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Whether you decide to forgo a sit down dinner altogether and just provide cocktail food, or you just need to come up with a few nibbles for your cocktail hour, wedding cocktail food can be great fun and a real talking point for your guests. These seven tips will make your canapés and cocktail food stand out from the crowd.
When you start looking at cocktail food menus you will find a variety of foods you may never eat in any other situation. Sea food tends to feature highly along with exotic sauces or spices. Don’t forget your cocktail food can be simple items that you know all your guests will enjoy. Freshly cooked French fries are a perfect example of simple wedding cocktail food. Serve them in shot glasses with a small amount of sauce in the base, or in miniature newspaper cones resting in ice cream cone holders.
Your guests will undoubtedly have spent some time and money getting dressed for your wedding, so you don’t want them to be covered in spaghetti sauce half way through the cocktail hour. Find foods that are easy to pick up and eat with the fingers, and try to stick to bite sized morsels to save crumbs and mess. If you want to serve something with a sauce, try using Chinese spoons or another type of small bowl with a co-coordinating fork or spoon.
The idea of cocktail food is that it complements the cocktails or other drinks that you are serving, rather than overshadowing them. Make your drinks selection first and then use that as the starting point for your food. If you are having a signature cocktail created, you should also be able to get some advice on the types of wedding cocktail food that would complement it from your bartender.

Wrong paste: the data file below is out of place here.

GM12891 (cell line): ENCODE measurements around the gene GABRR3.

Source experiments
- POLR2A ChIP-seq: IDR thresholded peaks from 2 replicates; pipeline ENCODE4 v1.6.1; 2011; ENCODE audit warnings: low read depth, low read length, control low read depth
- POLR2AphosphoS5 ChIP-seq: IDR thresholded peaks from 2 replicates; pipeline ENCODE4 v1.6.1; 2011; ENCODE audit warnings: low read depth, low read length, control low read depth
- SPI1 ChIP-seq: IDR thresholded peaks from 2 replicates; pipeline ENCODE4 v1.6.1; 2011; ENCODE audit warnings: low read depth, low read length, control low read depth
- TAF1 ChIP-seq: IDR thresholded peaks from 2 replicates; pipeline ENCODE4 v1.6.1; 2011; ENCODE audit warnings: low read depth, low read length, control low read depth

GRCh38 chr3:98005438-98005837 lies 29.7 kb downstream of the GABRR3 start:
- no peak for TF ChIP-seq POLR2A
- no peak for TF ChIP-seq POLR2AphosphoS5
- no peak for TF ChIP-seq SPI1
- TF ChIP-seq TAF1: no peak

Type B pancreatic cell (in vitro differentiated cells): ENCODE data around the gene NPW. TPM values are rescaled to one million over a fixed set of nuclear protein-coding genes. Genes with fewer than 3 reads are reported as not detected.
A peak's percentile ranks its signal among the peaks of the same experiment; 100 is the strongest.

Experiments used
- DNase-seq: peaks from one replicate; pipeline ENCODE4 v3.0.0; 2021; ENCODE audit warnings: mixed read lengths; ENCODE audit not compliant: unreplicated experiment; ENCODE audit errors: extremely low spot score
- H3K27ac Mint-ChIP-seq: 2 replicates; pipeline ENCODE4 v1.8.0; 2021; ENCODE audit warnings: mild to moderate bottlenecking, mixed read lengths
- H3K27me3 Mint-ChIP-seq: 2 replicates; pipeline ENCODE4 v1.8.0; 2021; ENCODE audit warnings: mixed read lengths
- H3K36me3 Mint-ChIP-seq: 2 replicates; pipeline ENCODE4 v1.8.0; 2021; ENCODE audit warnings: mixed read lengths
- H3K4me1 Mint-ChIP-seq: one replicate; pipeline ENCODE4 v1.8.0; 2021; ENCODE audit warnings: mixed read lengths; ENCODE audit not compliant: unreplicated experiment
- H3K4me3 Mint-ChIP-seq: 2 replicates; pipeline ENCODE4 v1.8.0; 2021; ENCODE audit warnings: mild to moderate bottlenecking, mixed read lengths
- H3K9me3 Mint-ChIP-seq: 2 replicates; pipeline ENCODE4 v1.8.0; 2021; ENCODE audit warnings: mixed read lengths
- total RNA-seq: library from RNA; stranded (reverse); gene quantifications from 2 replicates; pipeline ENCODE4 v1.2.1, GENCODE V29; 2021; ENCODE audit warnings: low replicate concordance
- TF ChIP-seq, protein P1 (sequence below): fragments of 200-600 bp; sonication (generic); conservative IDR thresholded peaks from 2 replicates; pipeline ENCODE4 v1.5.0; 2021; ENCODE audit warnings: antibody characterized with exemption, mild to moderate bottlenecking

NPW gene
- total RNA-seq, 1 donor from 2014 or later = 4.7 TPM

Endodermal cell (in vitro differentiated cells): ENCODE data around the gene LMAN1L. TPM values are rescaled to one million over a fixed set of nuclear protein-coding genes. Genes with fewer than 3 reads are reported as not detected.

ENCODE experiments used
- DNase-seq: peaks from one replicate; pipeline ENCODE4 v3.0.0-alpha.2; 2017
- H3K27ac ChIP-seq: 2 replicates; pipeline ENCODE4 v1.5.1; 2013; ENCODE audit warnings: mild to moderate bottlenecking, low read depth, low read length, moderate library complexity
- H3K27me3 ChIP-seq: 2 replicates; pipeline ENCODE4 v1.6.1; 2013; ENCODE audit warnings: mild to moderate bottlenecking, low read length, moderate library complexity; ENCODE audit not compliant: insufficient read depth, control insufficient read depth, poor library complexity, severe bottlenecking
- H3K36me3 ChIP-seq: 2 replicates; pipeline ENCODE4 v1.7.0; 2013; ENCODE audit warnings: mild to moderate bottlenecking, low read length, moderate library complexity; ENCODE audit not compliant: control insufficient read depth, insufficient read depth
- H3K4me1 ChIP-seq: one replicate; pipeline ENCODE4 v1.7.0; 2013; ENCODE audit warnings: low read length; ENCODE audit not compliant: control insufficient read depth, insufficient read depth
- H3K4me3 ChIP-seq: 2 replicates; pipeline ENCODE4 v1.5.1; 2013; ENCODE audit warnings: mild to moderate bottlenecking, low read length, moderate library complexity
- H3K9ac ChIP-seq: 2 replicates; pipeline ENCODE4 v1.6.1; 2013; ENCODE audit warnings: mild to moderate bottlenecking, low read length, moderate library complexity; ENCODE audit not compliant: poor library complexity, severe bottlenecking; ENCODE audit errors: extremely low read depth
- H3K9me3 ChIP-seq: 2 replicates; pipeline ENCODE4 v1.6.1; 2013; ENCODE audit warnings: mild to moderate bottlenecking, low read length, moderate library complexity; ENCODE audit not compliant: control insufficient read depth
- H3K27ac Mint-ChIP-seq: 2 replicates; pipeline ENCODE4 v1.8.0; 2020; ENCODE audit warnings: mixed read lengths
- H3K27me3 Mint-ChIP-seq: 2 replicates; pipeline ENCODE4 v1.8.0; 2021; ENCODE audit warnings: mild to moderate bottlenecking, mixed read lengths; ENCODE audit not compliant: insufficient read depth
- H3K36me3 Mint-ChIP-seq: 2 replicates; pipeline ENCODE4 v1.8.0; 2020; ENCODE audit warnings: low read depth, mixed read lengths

Ideally wedding cocktail food should mix both hot and cold dishes unless you are getting married in the middle of summer when you can just serve cold. Cold food is easier to serve, but hot food is more satisfying and filling. Have large platters of cold cocktail food scattered throughout the reception venue, and then just have hot food prepared and served by waiters as the party progresses.
Individual cocktail dishes may not seem very expensive on their own, but it’s easy to get carried away and for the costs to stack up. Some effective dishes that don’t cost a lot include shot glasses of hot or chilled soup, miniature hot dogs, or tiny tubs of popcorn.
Providing a wide range of dishes is a good way to make sure everyone can find something they like. Make sure you have a vegetarian option, and if possible a dairy free and gluten free option. If you have a very spicy theme to your cocktail food, try to include something a little blander for those guests that can’t tolerate hot food.
How your wedding cocktail food looks is almost as important as how it tastes, and presentation is the key to creating a great selection. Check out the colours of your cocktail dishes; are they appealing, do they work together, and do they work with your wedding theme? What will the food be presented on? Are the shapes, materials, and colours of the serving platters compatible with your theme? Could you think of something more creative to better suit your wedding?